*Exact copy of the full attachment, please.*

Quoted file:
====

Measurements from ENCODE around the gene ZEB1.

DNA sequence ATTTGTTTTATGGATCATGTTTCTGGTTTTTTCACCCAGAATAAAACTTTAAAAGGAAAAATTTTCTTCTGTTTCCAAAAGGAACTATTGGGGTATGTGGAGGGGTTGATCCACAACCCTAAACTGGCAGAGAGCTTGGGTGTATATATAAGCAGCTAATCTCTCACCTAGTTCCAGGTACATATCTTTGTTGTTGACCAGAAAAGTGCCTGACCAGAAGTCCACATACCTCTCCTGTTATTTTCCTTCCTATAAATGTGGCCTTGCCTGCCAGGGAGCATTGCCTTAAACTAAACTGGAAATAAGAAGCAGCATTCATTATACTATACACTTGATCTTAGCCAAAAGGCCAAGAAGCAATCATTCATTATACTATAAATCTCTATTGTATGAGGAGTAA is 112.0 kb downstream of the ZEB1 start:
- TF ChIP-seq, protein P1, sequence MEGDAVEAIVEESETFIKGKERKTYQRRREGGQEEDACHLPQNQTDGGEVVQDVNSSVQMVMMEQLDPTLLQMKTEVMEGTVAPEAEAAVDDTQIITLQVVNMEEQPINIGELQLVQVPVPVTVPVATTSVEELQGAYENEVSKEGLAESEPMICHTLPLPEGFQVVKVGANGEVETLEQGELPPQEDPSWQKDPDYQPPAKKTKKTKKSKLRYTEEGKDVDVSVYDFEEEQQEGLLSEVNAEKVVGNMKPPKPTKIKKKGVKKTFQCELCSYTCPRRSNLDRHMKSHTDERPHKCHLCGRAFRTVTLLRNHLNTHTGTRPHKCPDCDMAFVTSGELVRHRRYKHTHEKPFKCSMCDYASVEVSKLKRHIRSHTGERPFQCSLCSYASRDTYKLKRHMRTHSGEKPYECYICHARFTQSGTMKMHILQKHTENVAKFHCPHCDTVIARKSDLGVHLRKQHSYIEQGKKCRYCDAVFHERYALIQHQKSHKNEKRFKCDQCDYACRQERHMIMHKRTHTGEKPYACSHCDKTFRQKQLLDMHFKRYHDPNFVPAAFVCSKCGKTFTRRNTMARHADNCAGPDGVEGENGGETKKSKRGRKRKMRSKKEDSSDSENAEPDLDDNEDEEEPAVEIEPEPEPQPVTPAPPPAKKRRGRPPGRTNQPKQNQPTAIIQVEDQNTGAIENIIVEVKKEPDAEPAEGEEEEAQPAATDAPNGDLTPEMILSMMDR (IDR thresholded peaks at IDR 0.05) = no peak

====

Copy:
Measurements from ENCODE around the gene ZEB1.

DNA sequence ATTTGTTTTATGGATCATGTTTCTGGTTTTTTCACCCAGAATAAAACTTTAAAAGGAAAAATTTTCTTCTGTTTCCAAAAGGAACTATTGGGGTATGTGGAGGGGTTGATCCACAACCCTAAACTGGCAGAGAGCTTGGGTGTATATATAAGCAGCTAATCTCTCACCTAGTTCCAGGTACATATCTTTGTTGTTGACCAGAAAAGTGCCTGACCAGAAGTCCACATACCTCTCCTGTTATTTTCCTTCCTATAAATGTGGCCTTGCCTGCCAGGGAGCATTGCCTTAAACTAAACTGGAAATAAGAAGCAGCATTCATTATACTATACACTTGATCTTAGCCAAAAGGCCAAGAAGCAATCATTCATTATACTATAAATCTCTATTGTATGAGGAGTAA is 112.0 kb downstream of the ZEB1 start:
- TF ChIP-seq, protein P1, sequence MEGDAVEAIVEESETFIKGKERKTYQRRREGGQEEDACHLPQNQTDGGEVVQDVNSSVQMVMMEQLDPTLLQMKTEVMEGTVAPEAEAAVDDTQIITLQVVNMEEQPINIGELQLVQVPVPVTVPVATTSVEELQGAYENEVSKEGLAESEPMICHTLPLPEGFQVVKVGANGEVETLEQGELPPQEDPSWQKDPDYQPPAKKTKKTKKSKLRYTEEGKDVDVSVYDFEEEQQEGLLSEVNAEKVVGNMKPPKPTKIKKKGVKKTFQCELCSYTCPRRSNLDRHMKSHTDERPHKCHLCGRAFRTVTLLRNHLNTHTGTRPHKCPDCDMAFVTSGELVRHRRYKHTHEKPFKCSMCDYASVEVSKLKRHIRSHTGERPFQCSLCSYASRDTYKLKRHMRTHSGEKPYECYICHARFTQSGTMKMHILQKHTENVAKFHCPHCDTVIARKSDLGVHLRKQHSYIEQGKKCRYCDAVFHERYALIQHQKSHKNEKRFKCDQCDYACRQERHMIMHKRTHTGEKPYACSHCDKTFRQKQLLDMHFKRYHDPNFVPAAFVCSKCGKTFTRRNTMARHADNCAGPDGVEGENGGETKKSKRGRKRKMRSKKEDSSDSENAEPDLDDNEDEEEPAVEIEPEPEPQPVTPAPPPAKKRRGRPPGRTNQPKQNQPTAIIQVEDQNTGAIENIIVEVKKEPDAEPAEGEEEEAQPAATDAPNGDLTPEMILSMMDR (IDR thresholded peaks at IDR 0.05) = no peak